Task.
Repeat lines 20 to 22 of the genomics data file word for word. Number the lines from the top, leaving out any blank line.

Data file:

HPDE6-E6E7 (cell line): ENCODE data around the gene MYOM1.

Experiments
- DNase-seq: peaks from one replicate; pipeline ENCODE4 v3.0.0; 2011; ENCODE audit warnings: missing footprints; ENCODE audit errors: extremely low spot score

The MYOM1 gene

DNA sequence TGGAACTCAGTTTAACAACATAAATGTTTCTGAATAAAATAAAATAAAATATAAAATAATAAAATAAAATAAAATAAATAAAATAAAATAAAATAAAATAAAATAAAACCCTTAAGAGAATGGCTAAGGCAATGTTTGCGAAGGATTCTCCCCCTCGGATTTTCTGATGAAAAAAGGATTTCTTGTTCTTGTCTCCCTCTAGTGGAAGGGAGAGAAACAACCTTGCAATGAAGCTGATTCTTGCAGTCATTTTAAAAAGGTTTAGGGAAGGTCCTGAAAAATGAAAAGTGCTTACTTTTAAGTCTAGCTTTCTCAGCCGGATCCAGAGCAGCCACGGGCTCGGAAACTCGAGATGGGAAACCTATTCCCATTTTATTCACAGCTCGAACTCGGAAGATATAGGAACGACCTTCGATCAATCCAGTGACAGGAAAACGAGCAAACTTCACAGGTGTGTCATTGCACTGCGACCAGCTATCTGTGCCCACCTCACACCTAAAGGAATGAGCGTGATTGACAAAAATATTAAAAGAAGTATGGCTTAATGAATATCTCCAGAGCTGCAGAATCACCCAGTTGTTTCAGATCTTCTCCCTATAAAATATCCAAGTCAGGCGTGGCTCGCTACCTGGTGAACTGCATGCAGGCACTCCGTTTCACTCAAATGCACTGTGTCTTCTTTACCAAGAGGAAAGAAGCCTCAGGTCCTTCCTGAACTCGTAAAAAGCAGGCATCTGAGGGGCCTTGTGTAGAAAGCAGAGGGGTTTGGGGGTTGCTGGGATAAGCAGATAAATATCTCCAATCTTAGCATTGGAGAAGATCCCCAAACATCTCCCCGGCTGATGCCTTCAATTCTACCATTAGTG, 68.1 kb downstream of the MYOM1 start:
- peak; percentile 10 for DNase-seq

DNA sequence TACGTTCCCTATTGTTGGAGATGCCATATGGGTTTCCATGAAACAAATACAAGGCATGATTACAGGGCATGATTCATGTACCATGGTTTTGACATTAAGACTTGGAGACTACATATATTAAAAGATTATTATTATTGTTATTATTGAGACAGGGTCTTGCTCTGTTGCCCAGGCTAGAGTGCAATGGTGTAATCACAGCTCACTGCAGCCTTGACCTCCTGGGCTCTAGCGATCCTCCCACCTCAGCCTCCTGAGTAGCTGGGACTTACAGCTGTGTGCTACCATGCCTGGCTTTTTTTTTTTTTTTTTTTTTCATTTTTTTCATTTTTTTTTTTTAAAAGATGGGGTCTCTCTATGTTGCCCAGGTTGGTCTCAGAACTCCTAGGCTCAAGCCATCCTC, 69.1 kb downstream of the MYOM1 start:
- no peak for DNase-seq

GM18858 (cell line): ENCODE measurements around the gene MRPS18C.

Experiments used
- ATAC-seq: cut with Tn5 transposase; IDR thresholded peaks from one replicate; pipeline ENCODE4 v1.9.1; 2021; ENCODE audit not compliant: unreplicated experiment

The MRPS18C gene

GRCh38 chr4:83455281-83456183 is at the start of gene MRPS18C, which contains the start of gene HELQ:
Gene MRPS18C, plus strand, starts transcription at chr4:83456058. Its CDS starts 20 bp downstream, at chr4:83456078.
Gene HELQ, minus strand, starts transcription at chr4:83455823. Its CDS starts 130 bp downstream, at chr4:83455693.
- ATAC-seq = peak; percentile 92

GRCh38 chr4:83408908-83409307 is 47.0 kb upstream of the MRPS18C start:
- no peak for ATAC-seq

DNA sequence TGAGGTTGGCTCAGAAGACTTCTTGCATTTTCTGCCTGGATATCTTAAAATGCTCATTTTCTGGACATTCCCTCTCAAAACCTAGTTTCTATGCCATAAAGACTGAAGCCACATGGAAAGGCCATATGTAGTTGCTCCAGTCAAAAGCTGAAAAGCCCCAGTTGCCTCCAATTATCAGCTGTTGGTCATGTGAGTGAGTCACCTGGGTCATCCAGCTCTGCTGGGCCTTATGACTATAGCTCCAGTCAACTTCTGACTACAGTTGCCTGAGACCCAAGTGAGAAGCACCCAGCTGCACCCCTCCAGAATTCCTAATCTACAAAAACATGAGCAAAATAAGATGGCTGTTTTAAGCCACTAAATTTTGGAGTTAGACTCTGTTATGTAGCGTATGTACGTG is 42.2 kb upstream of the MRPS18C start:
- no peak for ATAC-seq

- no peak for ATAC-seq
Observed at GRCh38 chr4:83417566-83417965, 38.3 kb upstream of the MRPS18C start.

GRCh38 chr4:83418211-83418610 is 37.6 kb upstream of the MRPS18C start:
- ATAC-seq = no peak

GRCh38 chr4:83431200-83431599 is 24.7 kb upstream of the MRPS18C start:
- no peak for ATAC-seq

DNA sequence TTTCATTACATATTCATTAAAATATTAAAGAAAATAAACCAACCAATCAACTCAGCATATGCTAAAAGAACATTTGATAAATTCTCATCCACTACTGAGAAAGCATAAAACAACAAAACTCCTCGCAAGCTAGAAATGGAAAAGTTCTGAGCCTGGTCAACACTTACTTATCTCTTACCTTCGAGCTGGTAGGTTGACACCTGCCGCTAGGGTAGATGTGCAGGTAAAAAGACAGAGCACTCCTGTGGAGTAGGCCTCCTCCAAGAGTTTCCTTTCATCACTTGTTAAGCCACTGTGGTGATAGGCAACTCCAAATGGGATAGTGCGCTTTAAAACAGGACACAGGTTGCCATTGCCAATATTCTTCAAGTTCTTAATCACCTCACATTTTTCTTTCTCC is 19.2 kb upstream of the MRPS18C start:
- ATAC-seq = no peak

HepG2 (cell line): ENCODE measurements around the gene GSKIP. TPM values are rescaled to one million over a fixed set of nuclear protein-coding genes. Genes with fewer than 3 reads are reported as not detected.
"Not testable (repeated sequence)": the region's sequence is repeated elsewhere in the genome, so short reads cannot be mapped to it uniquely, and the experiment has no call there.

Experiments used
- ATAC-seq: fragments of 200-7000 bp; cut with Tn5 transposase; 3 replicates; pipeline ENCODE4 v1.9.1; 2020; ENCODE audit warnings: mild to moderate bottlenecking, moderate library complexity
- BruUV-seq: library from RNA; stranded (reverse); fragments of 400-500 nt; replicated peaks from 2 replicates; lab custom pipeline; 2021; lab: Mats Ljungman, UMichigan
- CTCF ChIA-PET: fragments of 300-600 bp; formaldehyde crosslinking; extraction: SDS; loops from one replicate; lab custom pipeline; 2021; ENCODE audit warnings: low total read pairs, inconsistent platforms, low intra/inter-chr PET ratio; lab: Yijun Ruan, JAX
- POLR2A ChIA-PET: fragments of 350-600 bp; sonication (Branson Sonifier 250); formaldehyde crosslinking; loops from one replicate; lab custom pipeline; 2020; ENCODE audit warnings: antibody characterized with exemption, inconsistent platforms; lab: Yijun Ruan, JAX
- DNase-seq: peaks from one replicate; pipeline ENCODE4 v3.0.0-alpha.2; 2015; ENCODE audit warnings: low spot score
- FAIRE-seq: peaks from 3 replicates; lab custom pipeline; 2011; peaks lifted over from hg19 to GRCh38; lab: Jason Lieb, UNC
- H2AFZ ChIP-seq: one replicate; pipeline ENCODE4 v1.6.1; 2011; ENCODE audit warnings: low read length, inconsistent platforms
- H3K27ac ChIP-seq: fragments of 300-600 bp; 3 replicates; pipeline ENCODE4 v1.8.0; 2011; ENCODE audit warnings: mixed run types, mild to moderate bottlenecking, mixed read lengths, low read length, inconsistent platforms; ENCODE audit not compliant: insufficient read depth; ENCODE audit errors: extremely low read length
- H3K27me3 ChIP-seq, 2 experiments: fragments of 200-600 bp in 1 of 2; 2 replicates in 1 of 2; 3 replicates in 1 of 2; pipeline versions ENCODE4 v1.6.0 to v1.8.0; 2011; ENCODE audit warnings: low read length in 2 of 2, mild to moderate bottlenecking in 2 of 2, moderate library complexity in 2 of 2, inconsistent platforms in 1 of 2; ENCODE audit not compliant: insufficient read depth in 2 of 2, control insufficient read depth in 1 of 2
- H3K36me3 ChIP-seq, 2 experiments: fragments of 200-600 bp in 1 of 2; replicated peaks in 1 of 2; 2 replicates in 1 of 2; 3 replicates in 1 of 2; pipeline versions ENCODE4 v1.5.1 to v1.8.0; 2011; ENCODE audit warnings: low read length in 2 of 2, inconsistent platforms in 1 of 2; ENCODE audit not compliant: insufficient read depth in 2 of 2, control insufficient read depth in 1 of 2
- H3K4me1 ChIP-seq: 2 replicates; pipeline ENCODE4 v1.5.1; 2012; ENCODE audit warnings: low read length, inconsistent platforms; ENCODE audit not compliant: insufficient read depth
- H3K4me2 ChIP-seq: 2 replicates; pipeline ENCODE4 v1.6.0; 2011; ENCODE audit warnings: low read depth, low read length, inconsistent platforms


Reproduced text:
- no peak for ATAC-seq

- no peak for ATAC-seq
Observed at GRCh38 chr4:83417566-83417965, 38.3 kb upstream of the MRPS18C start.